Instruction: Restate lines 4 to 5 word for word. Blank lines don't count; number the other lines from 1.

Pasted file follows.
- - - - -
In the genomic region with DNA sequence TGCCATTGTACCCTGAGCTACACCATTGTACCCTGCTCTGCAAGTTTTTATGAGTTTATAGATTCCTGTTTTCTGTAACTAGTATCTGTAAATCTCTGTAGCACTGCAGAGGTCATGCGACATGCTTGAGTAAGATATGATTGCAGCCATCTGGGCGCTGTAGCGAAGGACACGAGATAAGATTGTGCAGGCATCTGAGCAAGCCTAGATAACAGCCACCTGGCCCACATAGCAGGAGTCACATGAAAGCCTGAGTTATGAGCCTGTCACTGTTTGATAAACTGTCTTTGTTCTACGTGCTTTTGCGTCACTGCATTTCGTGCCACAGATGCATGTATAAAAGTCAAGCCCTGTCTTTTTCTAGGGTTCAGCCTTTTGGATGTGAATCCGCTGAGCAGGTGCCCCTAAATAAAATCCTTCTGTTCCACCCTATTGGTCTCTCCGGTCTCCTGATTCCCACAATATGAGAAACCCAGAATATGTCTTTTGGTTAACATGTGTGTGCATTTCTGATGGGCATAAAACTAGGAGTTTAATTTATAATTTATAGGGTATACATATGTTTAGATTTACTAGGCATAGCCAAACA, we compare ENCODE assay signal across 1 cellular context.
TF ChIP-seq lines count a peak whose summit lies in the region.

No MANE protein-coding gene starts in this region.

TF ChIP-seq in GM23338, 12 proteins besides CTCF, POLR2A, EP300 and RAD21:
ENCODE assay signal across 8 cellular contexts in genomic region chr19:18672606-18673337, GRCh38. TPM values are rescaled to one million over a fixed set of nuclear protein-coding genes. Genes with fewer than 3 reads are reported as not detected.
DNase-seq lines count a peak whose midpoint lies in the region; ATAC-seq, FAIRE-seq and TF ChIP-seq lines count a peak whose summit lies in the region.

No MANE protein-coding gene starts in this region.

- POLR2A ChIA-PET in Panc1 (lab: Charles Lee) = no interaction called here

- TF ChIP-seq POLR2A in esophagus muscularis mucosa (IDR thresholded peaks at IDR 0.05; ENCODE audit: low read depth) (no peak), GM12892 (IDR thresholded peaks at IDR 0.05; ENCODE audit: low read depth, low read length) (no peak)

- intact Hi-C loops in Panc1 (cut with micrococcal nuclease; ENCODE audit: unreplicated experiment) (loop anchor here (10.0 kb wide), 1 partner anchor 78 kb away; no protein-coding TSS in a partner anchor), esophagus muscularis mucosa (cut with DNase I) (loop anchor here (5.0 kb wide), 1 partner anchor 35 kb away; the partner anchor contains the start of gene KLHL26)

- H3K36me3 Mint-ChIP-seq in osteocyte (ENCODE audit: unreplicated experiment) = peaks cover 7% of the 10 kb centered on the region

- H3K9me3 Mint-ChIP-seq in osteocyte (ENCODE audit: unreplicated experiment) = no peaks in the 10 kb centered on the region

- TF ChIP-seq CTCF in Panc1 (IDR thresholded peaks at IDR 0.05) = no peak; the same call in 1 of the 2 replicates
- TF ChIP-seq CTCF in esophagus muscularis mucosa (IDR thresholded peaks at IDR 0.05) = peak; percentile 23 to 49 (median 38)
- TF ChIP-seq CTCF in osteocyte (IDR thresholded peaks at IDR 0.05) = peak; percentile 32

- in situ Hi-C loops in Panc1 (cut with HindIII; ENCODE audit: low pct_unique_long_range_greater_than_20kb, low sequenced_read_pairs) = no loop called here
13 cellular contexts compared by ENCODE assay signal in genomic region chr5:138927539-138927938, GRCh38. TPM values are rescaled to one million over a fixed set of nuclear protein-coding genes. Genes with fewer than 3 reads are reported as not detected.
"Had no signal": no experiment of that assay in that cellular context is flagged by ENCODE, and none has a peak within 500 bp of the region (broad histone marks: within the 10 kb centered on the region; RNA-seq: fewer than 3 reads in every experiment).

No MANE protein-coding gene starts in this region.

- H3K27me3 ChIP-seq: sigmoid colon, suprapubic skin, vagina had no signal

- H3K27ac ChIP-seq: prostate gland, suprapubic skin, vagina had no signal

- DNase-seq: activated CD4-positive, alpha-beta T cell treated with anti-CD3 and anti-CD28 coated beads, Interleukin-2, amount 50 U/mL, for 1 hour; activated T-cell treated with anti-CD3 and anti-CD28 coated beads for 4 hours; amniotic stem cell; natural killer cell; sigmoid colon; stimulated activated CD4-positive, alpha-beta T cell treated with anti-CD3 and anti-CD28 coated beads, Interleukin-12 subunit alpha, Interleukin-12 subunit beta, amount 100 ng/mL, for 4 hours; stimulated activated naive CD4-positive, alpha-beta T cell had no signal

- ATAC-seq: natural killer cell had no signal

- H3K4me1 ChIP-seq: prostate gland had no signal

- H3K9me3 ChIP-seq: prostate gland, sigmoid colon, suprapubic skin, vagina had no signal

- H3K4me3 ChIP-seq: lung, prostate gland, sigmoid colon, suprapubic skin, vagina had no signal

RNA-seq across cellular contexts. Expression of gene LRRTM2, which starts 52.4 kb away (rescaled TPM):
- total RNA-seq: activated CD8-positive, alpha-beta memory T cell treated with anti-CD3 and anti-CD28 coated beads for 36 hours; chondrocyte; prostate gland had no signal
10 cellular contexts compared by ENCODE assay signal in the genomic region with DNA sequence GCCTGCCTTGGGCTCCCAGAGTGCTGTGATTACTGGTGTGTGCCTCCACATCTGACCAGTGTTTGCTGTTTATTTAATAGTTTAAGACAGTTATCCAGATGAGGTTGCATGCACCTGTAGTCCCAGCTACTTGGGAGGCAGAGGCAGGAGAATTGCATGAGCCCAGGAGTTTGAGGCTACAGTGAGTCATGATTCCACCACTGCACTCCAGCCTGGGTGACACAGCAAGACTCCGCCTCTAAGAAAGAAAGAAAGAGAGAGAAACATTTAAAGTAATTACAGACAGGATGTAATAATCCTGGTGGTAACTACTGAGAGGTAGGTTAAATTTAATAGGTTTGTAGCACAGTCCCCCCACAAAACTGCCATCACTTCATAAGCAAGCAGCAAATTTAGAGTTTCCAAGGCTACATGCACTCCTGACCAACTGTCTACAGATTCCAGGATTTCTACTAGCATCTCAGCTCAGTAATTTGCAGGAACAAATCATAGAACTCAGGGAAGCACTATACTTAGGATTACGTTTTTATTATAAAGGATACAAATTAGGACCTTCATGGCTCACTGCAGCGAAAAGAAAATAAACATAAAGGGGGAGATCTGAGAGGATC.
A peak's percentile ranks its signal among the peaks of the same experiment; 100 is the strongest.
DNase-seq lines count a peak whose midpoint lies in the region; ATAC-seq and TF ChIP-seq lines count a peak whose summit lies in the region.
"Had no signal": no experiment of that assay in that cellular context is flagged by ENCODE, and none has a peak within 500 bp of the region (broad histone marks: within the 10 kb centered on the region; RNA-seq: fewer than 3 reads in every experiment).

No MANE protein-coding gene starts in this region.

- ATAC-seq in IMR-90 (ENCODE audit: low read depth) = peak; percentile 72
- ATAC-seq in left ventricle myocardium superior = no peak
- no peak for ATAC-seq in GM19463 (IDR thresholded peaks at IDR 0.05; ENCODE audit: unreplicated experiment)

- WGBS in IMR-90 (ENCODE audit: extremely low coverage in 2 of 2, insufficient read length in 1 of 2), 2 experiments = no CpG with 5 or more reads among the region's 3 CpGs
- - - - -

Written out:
TF ChIP-seq in GM23338, 12 proteins besides CTCF, POLR2A, EP300 and RAD21:
ENCODE assay signal across 8 cellular contexts in genomic region chr19:18672606-18673337, GRCh38. TPM values are rescaled to one million over a fixed set of nuclear protein-coding genes. Genes with fewer than 3 reads are reported as not detected.